The Consequences of Dying Intestate
When you die without a will, your debts and assets will be dealt with in accordance with state law. A personal representative will be appointed to oversee your estate, and this person may or may not have your final wishes in mind when settling it in probate court. While your intended beneficiaries may eventually get their inheritance, it could be more difficult for them to do so.
Family Infighting Could Last Months or Years
When you die intestate, there are no clear instructions for a probate judge to take into account when deciding where assets go. Although state law may say that a spouse gets a certain percentage of your money or tangible property, your family may know that you intended to leave money to a special needs child or a charity. Therefore, they may feel obligated to fight on behalf of your legacy, which may result in a prolonged legal battle. As the estate pays legal fees during probate, beneficiaries could receive less even if they win in court.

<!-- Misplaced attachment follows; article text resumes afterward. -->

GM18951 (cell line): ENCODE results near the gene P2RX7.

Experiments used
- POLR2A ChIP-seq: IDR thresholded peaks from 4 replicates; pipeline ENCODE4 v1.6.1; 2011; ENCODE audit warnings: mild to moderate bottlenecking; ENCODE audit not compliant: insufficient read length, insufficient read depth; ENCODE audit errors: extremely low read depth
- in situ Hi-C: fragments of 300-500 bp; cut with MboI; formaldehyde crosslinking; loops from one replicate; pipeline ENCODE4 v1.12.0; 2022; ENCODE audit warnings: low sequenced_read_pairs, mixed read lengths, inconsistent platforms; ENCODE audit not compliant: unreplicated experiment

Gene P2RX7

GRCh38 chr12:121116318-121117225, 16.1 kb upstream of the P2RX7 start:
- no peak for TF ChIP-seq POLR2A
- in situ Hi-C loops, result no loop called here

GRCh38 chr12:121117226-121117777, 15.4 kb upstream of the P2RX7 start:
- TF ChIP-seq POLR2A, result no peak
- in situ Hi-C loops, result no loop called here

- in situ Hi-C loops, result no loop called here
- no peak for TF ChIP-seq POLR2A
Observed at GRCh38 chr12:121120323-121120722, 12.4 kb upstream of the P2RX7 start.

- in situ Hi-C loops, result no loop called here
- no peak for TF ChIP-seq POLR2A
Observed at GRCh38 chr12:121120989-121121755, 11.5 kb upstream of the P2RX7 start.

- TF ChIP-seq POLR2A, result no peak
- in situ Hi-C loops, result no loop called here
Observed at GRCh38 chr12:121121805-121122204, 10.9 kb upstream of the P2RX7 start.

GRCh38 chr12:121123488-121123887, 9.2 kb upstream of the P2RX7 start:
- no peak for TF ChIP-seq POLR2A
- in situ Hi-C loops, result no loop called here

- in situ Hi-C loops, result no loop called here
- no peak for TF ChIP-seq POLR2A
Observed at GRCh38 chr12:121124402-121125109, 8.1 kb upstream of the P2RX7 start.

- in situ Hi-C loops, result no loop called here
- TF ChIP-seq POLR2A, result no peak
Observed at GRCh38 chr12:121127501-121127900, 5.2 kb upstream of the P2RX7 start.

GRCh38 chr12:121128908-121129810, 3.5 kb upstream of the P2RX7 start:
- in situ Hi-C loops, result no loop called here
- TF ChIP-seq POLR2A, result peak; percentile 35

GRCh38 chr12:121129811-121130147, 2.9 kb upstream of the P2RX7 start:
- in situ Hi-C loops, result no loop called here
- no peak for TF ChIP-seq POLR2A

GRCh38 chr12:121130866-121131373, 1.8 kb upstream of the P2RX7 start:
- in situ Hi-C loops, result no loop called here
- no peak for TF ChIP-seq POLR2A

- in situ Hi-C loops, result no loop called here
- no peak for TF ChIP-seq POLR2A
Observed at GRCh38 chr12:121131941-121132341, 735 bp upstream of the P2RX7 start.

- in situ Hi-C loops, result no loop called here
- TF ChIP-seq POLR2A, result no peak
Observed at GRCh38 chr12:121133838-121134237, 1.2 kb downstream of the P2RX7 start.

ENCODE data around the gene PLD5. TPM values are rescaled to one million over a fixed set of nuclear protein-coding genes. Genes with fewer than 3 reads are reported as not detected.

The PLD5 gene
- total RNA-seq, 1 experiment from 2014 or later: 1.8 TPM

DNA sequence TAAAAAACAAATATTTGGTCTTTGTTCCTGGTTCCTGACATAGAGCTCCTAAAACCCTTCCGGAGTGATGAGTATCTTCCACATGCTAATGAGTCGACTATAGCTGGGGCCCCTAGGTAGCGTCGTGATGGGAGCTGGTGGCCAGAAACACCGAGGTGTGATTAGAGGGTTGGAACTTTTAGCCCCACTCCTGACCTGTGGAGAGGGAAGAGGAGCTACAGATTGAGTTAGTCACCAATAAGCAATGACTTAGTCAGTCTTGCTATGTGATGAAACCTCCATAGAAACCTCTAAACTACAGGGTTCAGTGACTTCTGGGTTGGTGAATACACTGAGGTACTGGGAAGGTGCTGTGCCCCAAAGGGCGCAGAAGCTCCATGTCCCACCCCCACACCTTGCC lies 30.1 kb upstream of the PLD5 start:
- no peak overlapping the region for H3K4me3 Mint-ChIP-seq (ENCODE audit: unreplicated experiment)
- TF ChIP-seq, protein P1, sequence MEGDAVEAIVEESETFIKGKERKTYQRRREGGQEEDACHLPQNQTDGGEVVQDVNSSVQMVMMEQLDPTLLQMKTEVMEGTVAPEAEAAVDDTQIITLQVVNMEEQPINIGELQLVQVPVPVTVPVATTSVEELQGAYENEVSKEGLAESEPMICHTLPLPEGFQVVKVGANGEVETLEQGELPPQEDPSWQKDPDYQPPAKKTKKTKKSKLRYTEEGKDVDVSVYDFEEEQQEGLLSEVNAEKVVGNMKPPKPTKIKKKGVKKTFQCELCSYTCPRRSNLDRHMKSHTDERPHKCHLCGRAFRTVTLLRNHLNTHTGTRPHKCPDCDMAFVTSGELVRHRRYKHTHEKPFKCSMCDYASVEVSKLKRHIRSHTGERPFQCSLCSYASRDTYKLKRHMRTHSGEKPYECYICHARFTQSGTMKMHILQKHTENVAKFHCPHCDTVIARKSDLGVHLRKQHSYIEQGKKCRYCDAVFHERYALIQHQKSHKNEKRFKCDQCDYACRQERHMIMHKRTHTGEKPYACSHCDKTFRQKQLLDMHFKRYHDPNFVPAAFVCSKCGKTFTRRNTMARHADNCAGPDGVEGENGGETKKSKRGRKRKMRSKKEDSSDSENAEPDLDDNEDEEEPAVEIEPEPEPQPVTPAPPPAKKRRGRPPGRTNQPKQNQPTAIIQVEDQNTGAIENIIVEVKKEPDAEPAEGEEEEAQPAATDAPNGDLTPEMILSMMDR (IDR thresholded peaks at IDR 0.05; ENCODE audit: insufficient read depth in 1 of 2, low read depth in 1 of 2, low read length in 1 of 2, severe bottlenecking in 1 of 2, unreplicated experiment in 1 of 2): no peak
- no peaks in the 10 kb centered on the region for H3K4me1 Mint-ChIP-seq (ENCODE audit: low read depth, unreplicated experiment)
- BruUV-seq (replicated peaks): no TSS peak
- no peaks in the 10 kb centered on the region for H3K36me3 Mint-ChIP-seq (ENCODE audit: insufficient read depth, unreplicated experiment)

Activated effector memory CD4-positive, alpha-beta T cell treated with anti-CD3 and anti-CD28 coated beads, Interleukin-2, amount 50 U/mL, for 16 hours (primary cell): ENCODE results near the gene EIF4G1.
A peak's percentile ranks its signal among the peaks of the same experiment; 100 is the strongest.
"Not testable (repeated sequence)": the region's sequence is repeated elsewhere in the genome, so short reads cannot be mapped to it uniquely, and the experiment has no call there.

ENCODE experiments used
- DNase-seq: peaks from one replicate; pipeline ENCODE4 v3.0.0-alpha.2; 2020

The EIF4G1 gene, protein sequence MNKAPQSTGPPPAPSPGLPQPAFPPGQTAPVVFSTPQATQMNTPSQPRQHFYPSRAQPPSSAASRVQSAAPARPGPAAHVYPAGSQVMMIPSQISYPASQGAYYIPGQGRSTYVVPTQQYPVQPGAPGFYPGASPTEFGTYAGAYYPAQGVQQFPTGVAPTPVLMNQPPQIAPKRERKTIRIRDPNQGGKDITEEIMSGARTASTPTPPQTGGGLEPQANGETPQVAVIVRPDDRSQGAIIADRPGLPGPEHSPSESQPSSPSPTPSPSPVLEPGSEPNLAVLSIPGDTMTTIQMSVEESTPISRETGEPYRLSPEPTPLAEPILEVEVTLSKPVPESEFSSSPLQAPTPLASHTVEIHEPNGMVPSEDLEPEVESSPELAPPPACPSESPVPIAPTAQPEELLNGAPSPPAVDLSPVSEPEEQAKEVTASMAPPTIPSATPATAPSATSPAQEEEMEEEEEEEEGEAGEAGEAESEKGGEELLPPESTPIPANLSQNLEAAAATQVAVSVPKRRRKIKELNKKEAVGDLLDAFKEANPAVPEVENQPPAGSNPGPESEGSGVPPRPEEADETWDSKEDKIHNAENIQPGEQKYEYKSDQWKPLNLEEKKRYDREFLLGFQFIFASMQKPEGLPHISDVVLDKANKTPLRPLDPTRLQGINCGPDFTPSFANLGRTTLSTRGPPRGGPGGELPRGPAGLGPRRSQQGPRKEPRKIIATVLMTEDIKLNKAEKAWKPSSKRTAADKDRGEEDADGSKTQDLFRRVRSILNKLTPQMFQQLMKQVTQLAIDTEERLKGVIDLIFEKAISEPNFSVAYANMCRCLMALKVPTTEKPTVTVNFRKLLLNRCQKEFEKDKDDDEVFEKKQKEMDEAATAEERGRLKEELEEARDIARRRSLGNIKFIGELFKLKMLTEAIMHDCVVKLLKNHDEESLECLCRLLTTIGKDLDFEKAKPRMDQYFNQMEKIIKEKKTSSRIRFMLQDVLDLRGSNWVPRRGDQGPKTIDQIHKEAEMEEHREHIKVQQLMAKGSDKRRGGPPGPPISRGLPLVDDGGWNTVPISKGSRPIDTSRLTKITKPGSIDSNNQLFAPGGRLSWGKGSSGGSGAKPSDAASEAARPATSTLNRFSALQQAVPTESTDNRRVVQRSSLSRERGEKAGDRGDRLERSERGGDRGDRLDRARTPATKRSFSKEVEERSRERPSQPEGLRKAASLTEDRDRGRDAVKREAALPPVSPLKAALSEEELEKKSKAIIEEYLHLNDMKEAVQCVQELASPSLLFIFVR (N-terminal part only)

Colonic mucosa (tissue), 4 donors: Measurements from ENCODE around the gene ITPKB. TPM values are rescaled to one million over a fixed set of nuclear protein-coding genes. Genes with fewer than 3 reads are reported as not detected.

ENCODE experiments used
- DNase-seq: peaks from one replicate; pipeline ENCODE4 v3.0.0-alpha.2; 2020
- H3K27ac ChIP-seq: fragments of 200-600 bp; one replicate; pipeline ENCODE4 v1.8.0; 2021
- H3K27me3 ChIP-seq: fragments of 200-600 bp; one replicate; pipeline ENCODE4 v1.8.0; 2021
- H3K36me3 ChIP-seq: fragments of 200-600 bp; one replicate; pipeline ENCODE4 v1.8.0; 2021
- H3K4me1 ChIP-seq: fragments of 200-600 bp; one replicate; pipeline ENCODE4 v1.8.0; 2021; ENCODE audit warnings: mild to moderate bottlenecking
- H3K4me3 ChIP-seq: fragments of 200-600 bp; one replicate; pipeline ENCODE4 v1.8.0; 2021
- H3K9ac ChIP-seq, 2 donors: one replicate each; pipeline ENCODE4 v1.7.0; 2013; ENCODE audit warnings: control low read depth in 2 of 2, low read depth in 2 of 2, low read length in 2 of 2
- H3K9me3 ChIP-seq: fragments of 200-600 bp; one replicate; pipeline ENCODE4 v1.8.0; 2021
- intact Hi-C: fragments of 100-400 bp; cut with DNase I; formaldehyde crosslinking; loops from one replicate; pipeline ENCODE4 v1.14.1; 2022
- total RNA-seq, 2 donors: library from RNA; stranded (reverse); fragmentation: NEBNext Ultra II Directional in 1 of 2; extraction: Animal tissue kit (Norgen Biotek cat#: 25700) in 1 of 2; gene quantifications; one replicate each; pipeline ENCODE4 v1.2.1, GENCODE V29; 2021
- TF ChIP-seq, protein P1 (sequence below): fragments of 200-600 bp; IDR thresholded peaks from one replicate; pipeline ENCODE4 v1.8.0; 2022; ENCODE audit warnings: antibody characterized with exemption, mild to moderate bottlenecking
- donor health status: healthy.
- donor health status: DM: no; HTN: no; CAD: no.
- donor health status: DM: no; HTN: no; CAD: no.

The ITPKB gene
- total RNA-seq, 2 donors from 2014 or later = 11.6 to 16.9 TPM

Future Generations Could Experience Hardship
While your spouse or adult child may be mildly annoyed about not getting assets that were promised to them, future generations could experience negative consequences. For instance, if a will is declared invalid, provisions directing it to fund a trust for a special needs grandchild could be invalidated as well. Failing to put assets in a trust could result in beneficiaries paying higher taxes, which could reduce the amount of money put in a college fund or similar account.
Have an Attorney Review a Will
A probate attorney in Las Vegas may be able to help you review your will or help create it in a manner that adheres to state law. This can reduce the odds that it will be ruled wholly or partially invalid after you pass on.